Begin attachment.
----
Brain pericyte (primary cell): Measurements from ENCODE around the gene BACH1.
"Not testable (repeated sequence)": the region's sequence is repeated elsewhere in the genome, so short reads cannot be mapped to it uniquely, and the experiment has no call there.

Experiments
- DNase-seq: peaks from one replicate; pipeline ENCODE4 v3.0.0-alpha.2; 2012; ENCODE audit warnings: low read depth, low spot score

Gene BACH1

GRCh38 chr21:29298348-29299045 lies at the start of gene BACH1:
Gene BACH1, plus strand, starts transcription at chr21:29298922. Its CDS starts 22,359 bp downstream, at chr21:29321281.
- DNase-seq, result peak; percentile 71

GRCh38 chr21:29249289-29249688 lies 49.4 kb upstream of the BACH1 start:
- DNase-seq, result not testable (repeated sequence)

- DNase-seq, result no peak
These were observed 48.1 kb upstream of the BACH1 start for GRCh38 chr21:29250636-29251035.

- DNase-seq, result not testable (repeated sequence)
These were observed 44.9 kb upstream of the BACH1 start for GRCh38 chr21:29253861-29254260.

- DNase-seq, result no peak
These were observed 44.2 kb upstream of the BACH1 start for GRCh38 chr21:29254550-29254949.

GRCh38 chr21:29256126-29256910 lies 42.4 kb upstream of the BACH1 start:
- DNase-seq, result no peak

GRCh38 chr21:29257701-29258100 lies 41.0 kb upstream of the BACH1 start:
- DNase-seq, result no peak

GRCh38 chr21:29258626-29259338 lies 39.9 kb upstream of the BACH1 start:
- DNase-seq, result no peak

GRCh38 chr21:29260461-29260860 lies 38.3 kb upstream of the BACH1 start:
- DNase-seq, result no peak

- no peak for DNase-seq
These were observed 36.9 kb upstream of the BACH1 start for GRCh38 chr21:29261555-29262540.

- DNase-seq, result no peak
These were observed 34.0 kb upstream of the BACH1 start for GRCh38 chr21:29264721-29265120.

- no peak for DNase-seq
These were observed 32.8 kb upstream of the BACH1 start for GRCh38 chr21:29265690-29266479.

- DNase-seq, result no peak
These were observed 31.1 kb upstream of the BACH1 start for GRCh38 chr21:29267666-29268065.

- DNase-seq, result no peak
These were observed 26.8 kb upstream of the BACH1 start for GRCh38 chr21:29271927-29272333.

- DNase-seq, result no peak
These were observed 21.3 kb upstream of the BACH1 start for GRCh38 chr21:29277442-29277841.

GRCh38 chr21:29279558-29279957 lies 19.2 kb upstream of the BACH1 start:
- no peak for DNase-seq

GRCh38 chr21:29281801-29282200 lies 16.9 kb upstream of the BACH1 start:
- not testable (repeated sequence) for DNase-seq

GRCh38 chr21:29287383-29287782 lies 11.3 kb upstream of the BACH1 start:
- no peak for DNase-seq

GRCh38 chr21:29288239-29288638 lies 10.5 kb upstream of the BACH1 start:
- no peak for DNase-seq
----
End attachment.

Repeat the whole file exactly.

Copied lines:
Brain pericyte (primary cell): Measurements from ENCODE around the gene BACH1.
"Not testable (repeated sequence)": the region's sequence is repeated elsewhere in the genome, so short reads cannot be mapped to it uniquely, and the experiment has no call there.

Experiments
- DNase-seq: peaks from one replicate; pipeline ENCODE4 v3.0.0-alpha.2; 2012; ENCODE audit warnings: low read depth, low spot score

Gene BACH1

GRCh38 chr21:29298348-29299045 lies at the start of gene BACH1:
Gene BACH1, plus strand, starts transcription at chr21:29298922. Its CDS starts 22,359 bp downstream, at chr21:29321281.
- DNase-seq, result peak; percentile 71

GRCh38 chr21:29249289-29249688 lies 49.4 kb upstream of the BACH1 start:
- DNase-seq, result not testable (repeated sequence)

- DNase-seq, result no peak
These were observed 48.1 kb upstream of the BACH1 start for GRCh38 chr21:29250636-29251035.

- DNase-seq, result not testable (repeated sequence)
These were observed 44.9 kb upstream of the BACH1 start for GRCh38 chr21:29253861-29254260.

- DNase-seq, result no peak
These were observed 44.2 kb upstream of the BACH1 start for GRCh38 chr21:29254550-29254949.

GRCh38 chr21:29256126-29256910 lies 42.4 kb upstream of the BACH1 start:
- DNase-seq, result no peak

GRCh38 chr21:29257701-29258100 lies 41.0 kb upstream of the BACH1 start:
- DNase-seq, result no peak

GRCh38 chr21:29258626-29259338 lies 39.9 kb upstream of the BACH1 start:
- DNase-seq, result no peak

GRCh38 chr21:29260461-29260860 lies 38.3 kb upstream of the BACH1 start:
- DNase-seq, result no peak

- no peak for DNase-seq
These were observed 36.9 kb upstream of the BACH1 start for GRCh38 chr21:29261555-29262540.

- DNase-seq, result no peak
These were observed 34.0 kb upstream of the BACH1 start for GRCh38 chr21:29264721-29265120.

- no peak for DNase-seq
These were observed 32.8 kb upstream of the BACH1 start for GRCh38 chr21:29265690-29266479.

- DNase-seq, result no peak
These were observed 31.1 kb upstream of the BACH1 start for GRCh38 chr21:29267666-29268065.

- DNase-seq, result no peak
These were observed 26.8 kb upstream of the BACH1 start for GRCh38 chr21:29271927-29272333.

- DNase-seq, result no peak
These were observed 21.3 kb upstream of the BACH1 start for GRCh38 chr21:29277442-29277841.

GRCh38 chr21:29279558-29279957 lies 19.2 kb upstream of the BACH1 start:
- no peak for DNase-seq

GRCh38 chr21:29281801-29282200 lies 16.9 kb upstream of the BACH1 start:
- not testable (repeated sequence) for DNase-seq

GRCh38 chr21:29287383-29287782 lies 11.3 kb upstream of the BACH1 start:
- no peak for DNase-seq

GRCh38 chr21:29288239-29288638 lies 10.5 kb upstream of the BACH1 start:
- no peak for DNase-seq